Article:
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April 28, 2014
Contact: Shelley Dawicki

NOAA Ocean Day at Truro Central School Brings Science to the Classroom

Marine mammals, sea turtles, and drifters to track ocean surface currents were the focus of NOAA Ocean Day on April 15 at the Truro Central School (TCS) in Truro, Mass., where staff and students welcomed researchers from the Northeast Fisheries Science Center (NEFSC)’s Woods Hole Laboratory.

“It is so important to give our students opportunities to experience science in action,” said organizer Stacey Klimkosky, the school’s library and media skills specialist. “The idea for NOAA Ocean Day really came about when I returned from Alaska after having served as a NOAA Teacher at Sea on the NOAA ship Rainier. I knew that I wanted to invite scientists into the classroom to encourage students to begin to practice ocean stewardship.”

Center scientists began sharing their research with students shortly after the school bell rang at 8:15 a.m. NEFSC sea turtle researcher Heather Haas spoke to students in grades 2, 3, 4, and 6, spending an hour in each classroom showing students pictures and video from her research at sea capturing, sampling, and tagging loggerhead turtles. Hands-on activities included learning how to identify different species of sea turtles and collecting data about them by measuring their shells. Blood samples are collected from turtles at sea for a number of studies; students got a sense of what that involves by simulating the separation of plasma from red blood cells, using vegetable oil and colored water.

Grace Simpkins from the Center’s NOAA Outreach and Education on Protected Species (NOEPS) program also spent an hour each with students in grades 4 and 6, teaching them about bioacoustics. Students learned about the importance of sound to marine mammals, the sounds various species of marine mammals make, and how researchers use these sounds to learn about the animals. Later in the day, Simpkins visited kindergarten and first grade classrooms, teaching the students to identify marine mammals from other animals using a series of hands-on activities in a lesson called Marine Mammals in Our Backyard. All classes learned how humans impact the marine environment and affect marine mammals, and discovered what they, as students, can do to make a difference.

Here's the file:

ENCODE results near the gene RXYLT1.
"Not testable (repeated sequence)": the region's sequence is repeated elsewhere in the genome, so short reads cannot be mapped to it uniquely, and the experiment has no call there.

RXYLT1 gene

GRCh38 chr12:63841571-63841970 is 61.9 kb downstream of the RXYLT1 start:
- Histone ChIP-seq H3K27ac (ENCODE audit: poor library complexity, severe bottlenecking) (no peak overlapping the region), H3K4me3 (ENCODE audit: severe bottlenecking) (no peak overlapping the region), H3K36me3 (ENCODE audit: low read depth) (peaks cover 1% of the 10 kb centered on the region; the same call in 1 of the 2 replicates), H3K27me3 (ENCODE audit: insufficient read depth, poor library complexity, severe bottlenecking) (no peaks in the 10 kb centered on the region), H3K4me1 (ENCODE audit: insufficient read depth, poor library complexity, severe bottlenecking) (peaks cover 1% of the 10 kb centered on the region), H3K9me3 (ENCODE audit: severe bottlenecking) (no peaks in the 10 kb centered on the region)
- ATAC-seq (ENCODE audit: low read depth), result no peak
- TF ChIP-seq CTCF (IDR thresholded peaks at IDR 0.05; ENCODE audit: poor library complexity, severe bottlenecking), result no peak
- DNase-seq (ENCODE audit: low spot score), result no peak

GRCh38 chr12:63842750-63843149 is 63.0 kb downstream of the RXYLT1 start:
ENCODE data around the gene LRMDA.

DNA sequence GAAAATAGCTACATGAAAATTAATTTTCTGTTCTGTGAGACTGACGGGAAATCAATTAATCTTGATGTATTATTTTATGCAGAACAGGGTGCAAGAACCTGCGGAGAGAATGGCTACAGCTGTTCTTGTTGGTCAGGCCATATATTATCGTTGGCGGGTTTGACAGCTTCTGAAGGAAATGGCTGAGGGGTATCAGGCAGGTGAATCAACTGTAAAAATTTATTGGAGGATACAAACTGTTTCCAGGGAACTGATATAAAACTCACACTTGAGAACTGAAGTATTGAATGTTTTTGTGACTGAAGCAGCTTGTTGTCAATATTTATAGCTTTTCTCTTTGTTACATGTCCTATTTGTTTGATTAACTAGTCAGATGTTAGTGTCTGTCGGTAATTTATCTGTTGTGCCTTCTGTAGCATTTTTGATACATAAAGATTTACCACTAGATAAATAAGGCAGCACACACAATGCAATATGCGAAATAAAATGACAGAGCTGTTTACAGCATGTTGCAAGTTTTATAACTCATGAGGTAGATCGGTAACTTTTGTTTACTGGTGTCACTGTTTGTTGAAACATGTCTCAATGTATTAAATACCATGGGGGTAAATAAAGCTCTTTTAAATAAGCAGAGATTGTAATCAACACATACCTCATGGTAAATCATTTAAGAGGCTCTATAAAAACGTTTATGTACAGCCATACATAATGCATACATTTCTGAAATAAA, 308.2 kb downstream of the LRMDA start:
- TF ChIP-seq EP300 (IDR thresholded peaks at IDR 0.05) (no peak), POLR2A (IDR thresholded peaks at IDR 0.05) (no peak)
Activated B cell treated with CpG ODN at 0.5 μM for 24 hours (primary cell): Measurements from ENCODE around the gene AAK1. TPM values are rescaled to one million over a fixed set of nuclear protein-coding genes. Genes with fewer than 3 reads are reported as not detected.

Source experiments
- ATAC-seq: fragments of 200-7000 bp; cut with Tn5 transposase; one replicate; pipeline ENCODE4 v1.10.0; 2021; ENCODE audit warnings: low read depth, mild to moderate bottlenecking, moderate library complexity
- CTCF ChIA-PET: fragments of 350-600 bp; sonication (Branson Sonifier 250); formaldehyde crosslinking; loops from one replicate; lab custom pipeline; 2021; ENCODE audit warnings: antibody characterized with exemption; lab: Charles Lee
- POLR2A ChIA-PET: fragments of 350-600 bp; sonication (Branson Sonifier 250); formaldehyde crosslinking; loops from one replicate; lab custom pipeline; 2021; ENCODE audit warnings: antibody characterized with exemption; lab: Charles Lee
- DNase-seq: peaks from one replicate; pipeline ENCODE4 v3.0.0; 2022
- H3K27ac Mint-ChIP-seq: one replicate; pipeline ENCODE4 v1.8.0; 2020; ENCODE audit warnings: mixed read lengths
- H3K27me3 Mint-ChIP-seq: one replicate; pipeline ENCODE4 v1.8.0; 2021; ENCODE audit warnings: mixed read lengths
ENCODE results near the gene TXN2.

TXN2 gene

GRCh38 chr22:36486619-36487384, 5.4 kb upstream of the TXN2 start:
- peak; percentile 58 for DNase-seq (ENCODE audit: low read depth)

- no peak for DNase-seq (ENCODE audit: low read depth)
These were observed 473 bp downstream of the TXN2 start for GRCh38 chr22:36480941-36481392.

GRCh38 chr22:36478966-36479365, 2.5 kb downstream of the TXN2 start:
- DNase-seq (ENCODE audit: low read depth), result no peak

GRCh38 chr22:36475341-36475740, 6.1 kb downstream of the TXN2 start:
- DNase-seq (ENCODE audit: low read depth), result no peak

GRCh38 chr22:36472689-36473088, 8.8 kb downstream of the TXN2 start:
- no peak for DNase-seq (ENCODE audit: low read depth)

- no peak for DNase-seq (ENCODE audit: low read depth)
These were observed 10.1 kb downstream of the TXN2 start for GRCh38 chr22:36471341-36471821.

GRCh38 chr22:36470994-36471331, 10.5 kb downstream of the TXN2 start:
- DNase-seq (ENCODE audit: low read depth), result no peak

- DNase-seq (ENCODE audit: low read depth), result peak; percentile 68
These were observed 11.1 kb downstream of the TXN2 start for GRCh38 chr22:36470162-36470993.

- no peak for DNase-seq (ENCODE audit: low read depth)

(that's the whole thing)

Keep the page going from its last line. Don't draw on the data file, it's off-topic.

Oceanographer Jim Manning, with the help of environmental educator Abigail Smith, spent his day with the two fifth grade classes discussing ocean currents and then building a surface drifter in each class. Students cut the fabric for the four sails, glued the edges to form sleeves and installed grommets, and decorated the sails. The classes will finish the final drifter assembly in the next few weeks before the drifters are deployed in May or June off Cape Cod with the help of TCS parents. The fifth graders also learned how to track their drifters on the Internet and follow drifters from other schools and organizations.

In 2009, Klimkosky sailed for three weeks aboard the NOAA Ship Rainier during a hydrographic survey off Alaska’s Pavlov Islands. Truro Central School fifth grade teacher Megan O’Leary is also a former NOAA Teacher at Sea, sailing aboard the NOAA Ship Ronald H. Brown in 2007. O’Leary spent 30 days aboard the ship, working with scientists conducting climate research and maintaining tsunami buoys in the equatorial Pacific off the coasts of Ecuador and Peru. Klimkosky now heads the New England Teacher at Sea Alumni group, known as NETASA.

“The ocean is literally my students' backyard,” said Klimkosky. “These young caretakers are learning just how important the ocean is to them and how important they are to the ocean. They can also tell you the role that NOAA plays in protecting our oceans --"Oh, look! It's NOAA!" they say whenever they see the logo. Get ready...I wouldn't be surprised if several of them join NOAA’s ranks in 10 or 15 years!”

About 140 students in grades K through 6 participated in the NOAA Ocean Day program at Truro Central School.

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